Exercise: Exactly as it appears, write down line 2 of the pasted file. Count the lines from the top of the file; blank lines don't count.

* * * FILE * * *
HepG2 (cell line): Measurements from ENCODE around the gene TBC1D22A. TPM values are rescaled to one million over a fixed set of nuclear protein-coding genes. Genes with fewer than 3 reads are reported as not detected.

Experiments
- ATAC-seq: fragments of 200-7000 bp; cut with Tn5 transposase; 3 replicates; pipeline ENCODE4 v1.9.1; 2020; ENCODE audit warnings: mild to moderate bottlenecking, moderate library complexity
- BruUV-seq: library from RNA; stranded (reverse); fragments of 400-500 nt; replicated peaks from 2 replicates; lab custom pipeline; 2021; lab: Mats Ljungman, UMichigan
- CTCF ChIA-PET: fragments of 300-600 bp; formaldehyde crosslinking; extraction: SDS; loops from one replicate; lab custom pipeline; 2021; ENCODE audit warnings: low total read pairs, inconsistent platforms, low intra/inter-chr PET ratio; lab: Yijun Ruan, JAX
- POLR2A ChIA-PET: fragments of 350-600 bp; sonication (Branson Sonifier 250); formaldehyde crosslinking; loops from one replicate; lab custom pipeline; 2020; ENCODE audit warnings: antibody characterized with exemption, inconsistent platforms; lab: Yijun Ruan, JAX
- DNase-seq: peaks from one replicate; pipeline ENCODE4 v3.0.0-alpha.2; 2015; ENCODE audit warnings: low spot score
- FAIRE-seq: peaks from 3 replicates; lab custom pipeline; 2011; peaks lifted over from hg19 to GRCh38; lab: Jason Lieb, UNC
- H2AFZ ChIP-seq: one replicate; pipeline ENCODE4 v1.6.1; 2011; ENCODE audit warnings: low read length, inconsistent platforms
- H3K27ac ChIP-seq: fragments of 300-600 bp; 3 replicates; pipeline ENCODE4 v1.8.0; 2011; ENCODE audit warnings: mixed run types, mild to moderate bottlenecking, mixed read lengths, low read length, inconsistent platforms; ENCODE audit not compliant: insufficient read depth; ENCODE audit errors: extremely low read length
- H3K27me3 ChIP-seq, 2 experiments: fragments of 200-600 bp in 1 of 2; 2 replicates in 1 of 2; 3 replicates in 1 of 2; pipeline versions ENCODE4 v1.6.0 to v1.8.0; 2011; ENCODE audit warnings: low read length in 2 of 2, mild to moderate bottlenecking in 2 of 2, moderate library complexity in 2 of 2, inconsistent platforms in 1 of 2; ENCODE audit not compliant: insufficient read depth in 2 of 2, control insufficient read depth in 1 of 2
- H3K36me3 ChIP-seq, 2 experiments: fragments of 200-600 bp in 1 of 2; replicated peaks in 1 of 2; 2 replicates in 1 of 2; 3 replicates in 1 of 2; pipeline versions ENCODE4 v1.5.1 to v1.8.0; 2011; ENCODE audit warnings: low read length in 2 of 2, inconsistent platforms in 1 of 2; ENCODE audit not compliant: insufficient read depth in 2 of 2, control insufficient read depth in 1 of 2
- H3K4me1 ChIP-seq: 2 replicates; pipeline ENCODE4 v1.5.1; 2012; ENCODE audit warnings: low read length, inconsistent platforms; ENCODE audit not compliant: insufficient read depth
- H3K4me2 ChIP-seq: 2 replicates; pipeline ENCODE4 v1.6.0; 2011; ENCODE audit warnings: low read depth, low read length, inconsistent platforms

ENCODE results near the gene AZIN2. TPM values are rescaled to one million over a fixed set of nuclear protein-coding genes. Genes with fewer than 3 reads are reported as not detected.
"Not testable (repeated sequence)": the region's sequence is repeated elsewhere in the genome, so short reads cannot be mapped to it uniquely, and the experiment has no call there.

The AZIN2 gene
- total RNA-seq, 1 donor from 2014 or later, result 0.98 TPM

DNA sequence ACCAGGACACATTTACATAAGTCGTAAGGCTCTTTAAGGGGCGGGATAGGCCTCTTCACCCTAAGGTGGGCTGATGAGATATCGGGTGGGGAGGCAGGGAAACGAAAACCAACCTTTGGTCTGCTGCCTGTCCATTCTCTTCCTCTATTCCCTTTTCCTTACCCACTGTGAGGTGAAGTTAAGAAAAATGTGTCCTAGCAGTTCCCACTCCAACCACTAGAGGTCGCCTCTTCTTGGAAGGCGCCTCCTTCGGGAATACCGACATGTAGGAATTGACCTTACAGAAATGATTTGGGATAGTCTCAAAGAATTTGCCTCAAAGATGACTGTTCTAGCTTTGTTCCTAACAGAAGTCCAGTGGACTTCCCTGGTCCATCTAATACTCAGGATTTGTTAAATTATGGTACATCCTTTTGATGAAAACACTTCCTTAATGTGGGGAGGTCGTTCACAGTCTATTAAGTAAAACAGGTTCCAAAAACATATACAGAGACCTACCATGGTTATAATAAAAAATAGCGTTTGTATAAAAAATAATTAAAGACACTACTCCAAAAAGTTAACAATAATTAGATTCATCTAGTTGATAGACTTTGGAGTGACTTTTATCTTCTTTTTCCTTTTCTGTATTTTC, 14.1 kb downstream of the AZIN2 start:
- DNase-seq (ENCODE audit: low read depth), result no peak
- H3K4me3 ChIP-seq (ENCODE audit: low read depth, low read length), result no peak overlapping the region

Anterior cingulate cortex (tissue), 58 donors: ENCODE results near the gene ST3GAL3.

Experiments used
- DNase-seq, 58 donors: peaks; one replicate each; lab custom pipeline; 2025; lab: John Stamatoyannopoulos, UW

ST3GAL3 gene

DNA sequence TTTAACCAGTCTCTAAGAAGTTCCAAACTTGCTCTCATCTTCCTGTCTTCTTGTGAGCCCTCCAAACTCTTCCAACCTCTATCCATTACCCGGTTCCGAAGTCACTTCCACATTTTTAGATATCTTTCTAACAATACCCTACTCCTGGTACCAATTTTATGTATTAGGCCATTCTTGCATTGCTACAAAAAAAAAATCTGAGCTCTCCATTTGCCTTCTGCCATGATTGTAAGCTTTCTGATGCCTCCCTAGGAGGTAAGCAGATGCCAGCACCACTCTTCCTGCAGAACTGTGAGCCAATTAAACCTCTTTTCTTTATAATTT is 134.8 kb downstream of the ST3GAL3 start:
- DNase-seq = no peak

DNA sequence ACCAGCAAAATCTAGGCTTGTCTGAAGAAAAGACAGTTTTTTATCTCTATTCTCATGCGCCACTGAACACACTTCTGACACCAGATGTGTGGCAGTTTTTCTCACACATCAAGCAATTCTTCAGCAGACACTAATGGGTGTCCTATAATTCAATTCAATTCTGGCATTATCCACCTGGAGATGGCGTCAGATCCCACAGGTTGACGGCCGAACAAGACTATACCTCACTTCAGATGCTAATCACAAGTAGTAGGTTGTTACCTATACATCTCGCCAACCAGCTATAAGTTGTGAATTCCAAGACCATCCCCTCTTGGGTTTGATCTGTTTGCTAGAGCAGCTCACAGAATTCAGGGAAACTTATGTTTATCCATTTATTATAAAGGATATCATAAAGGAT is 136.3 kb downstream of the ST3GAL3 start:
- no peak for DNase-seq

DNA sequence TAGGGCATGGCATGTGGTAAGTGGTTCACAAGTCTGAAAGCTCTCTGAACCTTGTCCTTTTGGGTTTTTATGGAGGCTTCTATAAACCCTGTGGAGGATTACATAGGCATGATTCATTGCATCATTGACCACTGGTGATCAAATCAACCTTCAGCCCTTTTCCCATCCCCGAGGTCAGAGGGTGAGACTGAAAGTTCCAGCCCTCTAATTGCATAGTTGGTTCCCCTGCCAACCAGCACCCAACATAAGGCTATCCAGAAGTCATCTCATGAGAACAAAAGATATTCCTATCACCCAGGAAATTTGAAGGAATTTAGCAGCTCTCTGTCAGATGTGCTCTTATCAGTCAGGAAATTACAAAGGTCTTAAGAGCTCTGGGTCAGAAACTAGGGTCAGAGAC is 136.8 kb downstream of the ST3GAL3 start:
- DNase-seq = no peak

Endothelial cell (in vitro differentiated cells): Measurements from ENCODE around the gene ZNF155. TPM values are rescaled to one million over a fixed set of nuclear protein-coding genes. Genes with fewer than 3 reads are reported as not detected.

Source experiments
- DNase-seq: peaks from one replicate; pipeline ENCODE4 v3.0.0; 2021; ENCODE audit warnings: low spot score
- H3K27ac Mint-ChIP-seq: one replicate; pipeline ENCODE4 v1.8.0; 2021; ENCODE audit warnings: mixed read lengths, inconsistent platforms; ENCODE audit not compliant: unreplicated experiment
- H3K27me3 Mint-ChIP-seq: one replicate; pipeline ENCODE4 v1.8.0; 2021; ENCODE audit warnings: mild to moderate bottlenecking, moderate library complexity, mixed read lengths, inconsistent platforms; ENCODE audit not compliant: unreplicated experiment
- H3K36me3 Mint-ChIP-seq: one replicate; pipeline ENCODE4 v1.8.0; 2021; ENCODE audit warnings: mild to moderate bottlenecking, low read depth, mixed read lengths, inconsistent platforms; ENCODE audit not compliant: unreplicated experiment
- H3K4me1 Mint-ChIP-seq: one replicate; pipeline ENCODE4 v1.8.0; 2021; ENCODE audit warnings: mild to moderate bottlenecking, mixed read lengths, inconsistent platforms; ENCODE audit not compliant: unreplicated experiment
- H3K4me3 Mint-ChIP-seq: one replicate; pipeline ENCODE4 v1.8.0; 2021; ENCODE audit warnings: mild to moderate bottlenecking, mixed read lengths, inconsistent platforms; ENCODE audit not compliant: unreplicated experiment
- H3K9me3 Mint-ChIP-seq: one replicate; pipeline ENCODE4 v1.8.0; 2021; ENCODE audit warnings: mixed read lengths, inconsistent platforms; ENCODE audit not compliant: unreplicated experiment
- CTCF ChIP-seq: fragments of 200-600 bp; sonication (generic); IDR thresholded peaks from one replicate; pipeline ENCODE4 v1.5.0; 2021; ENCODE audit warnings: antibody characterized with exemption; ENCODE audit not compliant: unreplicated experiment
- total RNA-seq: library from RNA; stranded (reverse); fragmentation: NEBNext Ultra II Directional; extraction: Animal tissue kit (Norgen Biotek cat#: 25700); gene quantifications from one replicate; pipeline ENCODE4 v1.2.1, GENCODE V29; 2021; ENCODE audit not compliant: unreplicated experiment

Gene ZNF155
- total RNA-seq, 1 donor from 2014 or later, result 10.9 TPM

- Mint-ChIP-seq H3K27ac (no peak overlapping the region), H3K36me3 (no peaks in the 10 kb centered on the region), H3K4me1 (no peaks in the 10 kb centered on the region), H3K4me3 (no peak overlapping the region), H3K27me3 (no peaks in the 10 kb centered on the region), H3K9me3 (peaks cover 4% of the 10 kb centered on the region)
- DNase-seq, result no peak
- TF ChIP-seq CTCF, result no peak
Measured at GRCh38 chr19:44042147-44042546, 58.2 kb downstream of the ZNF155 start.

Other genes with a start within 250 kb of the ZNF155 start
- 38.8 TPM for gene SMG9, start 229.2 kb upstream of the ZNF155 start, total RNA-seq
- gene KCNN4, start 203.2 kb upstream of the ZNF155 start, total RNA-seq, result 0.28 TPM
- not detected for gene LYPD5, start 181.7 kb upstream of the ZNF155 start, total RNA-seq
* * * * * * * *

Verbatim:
Experiments